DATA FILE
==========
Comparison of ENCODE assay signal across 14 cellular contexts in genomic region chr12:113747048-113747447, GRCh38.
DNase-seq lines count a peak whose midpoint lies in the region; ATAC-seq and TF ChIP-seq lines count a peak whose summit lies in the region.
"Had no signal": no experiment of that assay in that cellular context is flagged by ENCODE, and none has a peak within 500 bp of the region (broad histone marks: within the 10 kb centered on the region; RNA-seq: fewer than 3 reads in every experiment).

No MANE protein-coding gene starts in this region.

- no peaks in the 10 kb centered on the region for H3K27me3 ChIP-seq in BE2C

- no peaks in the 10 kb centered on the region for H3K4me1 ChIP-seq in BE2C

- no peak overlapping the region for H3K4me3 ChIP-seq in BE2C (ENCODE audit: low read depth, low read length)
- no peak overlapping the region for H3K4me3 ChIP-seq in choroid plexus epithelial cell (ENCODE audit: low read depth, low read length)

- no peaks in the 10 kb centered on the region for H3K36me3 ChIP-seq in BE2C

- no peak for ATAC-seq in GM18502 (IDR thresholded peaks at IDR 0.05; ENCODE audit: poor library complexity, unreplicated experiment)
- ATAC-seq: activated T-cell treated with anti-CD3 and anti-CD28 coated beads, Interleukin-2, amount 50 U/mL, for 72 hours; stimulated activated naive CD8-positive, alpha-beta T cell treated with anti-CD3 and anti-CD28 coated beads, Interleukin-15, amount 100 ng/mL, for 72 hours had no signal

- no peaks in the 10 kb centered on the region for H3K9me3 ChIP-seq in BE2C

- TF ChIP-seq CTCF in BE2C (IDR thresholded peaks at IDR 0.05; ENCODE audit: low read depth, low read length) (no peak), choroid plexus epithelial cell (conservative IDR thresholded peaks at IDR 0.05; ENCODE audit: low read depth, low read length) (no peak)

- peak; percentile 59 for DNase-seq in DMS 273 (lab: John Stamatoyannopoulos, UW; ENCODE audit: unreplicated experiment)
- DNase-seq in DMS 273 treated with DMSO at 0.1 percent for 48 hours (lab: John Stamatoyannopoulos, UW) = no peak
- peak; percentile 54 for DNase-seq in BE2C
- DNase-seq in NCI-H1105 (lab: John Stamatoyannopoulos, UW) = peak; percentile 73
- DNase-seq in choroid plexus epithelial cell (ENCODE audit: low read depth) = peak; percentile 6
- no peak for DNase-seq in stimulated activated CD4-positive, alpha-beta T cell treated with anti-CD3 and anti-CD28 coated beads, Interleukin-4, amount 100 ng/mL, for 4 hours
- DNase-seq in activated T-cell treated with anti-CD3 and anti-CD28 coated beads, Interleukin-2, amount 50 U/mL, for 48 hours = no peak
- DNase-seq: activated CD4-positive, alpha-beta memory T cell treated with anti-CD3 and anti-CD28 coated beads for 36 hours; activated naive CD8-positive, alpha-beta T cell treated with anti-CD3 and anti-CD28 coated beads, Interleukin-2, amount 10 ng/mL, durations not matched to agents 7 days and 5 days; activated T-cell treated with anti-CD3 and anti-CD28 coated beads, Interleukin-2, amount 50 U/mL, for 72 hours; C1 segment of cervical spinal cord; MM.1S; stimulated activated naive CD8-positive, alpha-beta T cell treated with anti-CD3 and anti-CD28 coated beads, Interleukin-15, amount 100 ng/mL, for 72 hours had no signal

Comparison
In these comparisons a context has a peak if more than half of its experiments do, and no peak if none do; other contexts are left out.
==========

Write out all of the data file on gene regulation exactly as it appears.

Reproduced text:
Comparison of ENCODE assay signal across 14 cellular contexts in genomic region chr12:113747048-113747447, GRCh38.
DNase-seq lines count a peak whose midpoint lies in the region; ATAC-seq and TF ChIP-seq lines count a peak whose summit lies in the region.
"Had no signal": no experiment of that assay in that cellular context is flagged by ENCODE, and none has a peak within 500 bp of the region (broad histone marks: within the 10 kb centered on the region; RNA-seq: fewer than 3 reads in every experiment).

No MANE protein-coding gene starts in this region.

- no peaks in the 10 kb centered on the region for H3K27me3 ChIP-seq in BE2C

- no peaks in the 10 kb centered on the region for H3K4me1 ChIP-seq in BE2C

- no peak overlapping the region for H3K4me3 ChIP-seq in BE2C (ENCODE audit: low read depth, low read length)
- no peak overlapping the region for H3K4me3 ChIP-seq in choroid plexus epithelial cell (ENCODE audit: low read depth, low read length)

- no peaks in the 10 kb centered on the region for H3K36me3 ChIP-seq in BE2C

- no peak for ATAC-seq in GM18502 (IDR thresholded peaks at IDR 0.05; ENCODE audit: poor library complexity, unreplicated experiment)
- ATAC-seq: activated T-cell treated with anti-CD3 and anti-CD28 coated beads, Interleukin-2, amount 50 U/mL, for 72 hours; stimulated activated naive CD8-positive, alpha-beta T cell treated with anti-CD3 and anti-CD28 coated beads, Interleukin-15, amount 100 ng/mL, for 72 hours had no signal

- no peaks in the 10 kb centered on the region for H3K9me3 ChIP-seq in BE2C

- TF ChIP-seq CTCF in BE2C (IDR thresholded peaks at IDR 0.05; ENCODE audit: low read depth, low read length) (no peak), choroid plexus epithelial cell (conservative IDR thresholded peaks at IDR 0.05; ENCODE audit: low read depth, low read length) (no peak)

- peak; percentile 59 for DNase-seq in DMS 273 (lab: John Stamatoyannopoulos, UW; ENCODE audit: unreplicated experiment)
- DNase-seq in DMS 273 treated with DMSO at 0.1 percent for 48 hours (lab: John Stamatoyannopoulos, UW) = no peak
- peak; percentile 54 for DNase-seq in BE2C
- DNase-seq in NCI-H1105 (lab: John Stamatoyannopoulos, UW) = peak; percentile 73
- DNase-seq in choroid plexus epithelial cell (ENCODE audit: low read depth) = peak; percentile 6
- no peak for DNase-seq in stimulated activated CD4-positive, alpha-beta T cell treated with anti-CD3 and anti-CD28 coated beads, Interleukin-4, amount 100 ng/mL, for 4 hours
- DNase-seq in activated T-cell treated with anti-CD3 and anti-CD28 coated beads, Interleukin-2, amount 50 U/mL, for 48 hours = no peak
- DNase-seq: activated CD4-positive, alpha-beta memory T cell treated with anti-CD3 and anti-CD28 coated beads for 36 hours; activated naive CD8-positive, alpha-beta T cell treated with anti-CD3 and anti-CD28 coated beads, Interleukin-2, amount 10 ng/mL, durations not matched to agents 7 days and 5 days; activated T-cell treated with anti-CD3 and anti-CD28 coated beads, Interleukin-2, amount 50 U/mL, for 72 hours; C1 segment of cervical spinal cord; MM.1S; stimulated activated naive CD8-positive, alpha-beta T cell treated with anti-CD3 and anti-CD28 coated beads, Interleukin-15, amount 100 ng/mL, for 72 hours had no signal

Comparison
In these comparisons a context has a peak if more than half of its experiments do, and no peak if none do; other contexts are left out.